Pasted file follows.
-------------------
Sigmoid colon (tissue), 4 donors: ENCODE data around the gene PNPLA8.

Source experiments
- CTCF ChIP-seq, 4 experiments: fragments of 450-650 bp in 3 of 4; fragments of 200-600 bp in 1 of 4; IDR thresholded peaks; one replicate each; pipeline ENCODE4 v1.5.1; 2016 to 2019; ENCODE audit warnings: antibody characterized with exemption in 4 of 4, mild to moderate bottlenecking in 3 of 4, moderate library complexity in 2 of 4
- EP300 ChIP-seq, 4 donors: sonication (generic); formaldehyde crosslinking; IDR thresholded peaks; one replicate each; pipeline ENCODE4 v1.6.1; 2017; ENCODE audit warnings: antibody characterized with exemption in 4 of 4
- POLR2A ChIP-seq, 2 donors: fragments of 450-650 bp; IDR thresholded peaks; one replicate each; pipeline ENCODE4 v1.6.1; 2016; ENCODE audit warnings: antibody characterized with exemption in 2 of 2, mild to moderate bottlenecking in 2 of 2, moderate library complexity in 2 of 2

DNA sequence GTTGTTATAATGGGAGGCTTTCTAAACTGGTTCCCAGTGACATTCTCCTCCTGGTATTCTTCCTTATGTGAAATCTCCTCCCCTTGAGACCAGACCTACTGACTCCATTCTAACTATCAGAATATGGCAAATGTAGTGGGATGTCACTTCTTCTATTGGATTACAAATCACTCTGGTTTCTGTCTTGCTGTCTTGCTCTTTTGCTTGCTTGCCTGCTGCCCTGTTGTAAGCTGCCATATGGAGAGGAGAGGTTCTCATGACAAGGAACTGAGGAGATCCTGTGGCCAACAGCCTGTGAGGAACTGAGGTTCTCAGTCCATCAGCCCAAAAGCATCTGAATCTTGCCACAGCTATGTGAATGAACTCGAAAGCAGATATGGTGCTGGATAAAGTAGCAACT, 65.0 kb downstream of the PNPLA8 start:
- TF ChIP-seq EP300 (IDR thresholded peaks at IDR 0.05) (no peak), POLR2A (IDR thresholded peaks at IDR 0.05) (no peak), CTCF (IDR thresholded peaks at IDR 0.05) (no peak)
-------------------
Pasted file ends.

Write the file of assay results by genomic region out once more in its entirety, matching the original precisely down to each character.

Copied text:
Sigmoid colon (tissue), 4 donors: ENCODE data around the gene PNPLA8.

Source experiments
- CTCF ChIP-seq, 4 experiments: fragments of 450-650 bp in 3 of 4; fragments of 200-600 bp in 1 of 4; IDR thresholded peaks; one replicate each; pipeline ENCODE4 v1.5.1; 2016 to 2019; ENCODE audit warnings: antibody characterized with exemption in 4 of 4, mild to moderate bottlenecking in 3 of 4, moderate library complexity in 2 of 4
- EP300 ChIP-seq, 4 donors: sonication (generic); formaldehyde crosslinking; IDR thresholded peaks; one replicate each; pipeline ENCODE4 v1.6.1; 2017; ENCODE audit warnings: antibody characterized with exemption in 4 of 4
- POLR2A ChIP-seq, 2 donors: fragments of 450-650 bp; IDR thresholded peaks; one replicate each; pipeline ENCODE4 v1.6.1; 2016; ENCODE audit warnings: antibody characterized with exemption in 2 of 2, mild to moderate bottlenecking in 2 of 2, moderate library complexity in 2 of 2

DNA sequence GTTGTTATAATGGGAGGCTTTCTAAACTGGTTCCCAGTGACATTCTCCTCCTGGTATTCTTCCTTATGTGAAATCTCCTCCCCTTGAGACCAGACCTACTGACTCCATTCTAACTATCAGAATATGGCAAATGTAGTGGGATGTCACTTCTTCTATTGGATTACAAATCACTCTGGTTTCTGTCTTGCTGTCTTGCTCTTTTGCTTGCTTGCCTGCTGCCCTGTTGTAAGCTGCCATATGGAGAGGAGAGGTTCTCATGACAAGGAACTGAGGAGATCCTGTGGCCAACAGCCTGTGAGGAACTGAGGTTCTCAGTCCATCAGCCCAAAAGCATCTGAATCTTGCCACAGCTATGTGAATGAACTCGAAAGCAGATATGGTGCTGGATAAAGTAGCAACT, 65.0 kb downstream of the PNPLA8 start:
- TF ChIP-seq EP300 (IDR thresholded peaks at IDR 0.05) (no peak), POLR2A (IDR thresholded peaks at IDR 0.05) (no peak), CTCF (IDR thresholded peaks at IDR 0.05) (no peak)